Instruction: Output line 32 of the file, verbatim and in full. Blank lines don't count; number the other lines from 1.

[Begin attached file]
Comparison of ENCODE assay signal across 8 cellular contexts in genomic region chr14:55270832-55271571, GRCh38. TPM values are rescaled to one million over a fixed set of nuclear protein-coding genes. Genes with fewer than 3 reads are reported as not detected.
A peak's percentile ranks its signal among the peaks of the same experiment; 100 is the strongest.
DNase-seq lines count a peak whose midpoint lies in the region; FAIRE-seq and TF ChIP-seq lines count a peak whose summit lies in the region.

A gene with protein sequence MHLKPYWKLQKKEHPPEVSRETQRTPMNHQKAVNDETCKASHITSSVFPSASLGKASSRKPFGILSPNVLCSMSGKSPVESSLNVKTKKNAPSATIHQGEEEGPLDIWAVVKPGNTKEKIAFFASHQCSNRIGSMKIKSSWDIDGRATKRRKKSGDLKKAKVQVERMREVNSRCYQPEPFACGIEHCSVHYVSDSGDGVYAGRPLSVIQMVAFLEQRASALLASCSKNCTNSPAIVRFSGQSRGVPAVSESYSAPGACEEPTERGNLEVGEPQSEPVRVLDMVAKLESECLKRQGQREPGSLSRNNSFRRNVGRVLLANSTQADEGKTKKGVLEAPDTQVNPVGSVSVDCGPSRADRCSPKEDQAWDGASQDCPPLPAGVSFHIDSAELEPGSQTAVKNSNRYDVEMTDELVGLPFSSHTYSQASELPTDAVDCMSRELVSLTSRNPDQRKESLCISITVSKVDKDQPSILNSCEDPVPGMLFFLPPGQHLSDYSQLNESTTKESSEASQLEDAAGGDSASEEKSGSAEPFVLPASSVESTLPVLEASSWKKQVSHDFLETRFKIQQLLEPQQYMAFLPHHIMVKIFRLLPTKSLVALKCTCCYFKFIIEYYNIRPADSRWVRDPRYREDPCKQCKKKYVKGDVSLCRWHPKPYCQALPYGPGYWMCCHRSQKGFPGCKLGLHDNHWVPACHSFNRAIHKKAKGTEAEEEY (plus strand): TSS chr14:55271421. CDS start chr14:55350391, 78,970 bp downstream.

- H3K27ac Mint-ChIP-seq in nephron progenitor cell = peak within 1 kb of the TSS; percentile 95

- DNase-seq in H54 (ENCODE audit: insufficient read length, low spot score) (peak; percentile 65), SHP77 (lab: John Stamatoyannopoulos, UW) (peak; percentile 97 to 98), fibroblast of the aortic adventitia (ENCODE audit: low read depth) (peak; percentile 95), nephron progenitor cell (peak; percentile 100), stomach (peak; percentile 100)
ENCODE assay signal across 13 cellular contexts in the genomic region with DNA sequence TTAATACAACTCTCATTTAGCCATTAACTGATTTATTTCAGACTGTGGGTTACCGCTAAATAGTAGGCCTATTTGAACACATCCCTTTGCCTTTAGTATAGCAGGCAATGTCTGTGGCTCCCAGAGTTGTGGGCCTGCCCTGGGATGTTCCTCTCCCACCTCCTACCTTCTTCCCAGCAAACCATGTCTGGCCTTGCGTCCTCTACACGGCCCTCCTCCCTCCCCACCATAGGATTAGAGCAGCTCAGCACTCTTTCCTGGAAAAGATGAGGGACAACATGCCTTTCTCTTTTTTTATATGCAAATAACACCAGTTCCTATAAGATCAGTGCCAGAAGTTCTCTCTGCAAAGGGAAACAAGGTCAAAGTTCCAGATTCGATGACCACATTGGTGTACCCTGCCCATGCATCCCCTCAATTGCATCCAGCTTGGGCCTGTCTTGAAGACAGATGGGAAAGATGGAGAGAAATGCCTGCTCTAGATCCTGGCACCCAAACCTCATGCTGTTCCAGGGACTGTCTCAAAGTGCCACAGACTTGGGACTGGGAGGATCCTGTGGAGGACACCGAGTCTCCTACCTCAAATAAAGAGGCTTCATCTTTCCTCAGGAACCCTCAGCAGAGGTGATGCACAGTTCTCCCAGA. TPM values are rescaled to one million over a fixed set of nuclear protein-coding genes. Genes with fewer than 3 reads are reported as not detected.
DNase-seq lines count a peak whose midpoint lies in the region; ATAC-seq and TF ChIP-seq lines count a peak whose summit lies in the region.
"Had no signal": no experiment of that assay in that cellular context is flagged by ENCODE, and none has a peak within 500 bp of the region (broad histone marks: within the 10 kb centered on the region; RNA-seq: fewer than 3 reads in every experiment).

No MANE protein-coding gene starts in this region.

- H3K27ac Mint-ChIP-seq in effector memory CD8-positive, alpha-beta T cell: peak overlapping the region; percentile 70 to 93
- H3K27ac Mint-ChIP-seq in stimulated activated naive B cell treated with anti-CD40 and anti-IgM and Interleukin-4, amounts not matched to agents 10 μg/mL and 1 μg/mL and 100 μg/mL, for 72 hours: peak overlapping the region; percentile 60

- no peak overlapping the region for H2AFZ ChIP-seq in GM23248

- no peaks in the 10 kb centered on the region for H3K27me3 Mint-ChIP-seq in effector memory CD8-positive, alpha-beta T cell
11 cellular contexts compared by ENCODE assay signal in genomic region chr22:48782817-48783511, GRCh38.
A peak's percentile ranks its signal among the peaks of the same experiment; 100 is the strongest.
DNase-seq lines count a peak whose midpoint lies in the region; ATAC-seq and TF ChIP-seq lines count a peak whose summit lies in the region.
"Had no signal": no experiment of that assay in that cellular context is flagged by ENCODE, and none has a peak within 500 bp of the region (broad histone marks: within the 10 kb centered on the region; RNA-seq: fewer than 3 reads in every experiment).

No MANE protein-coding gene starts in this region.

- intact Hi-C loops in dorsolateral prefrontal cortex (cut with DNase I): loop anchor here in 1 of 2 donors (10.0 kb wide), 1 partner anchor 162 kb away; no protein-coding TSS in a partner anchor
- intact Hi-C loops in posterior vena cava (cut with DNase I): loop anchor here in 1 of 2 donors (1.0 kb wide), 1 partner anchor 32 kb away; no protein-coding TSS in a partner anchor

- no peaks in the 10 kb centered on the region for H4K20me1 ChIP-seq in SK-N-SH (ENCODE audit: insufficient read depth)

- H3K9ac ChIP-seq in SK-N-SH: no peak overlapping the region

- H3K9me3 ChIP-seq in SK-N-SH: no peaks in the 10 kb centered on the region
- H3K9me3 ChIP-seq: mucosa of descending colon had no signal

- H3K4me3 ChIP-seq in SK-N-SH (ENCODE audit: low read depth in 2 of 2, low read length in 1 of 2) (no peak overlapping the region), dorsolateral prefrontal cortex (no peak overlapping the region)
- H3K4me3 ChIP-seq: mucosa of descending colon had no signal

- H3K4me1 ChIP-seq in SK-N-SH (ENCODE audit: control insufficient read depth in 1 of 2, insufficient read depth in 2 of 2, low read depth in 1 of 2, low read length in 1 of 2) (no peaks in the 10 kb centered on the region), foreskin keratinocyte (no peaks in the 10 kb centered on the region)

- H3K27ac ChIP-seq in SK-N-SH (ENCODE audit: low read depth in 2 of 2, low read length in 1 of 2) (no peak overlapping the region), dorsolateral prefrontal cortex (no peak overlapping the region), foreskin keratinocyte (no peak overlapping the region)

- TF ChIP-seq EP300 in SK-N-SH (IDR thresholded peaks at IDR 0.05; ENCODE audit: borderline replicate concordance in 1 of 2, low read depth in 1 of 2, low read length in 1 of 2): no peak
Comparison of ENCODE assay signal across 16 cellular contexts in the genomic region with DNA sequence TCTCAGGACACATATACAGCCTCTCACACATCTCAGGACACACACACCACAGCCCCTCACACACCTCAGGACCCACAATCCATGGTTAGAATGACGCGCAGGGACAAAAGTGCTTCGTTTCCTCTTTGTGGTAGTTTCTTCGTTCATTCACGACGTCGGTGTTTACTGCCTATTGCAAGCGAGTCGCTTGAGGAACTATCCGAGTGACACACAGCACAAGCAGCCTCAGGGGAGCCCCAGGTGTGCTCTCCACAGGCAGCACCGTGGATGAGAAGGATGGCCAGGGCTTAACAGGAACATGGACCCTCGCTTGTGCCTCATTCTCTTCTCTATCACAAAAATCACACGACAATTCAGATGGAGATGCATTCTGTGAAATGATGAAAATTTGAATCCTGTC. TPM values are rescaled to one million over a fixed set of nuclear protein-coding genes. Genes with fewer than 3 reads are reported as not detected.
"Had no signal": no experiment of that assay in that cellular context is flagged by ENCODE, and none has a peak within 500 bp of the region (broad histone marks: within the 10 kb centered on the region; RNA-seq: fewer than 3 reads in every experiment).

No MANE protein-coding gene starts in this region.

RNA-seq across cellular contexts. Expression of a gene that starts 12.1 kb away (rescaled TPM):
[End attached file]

"Had no signal": no experiment of that assay in that cellular context is flagged by ENCODE, and none has a peak within 500 bp of the region (broad histone marks: within the 10 kb centered on the region; RNA-seq: fewer than 3 reads in every experiment).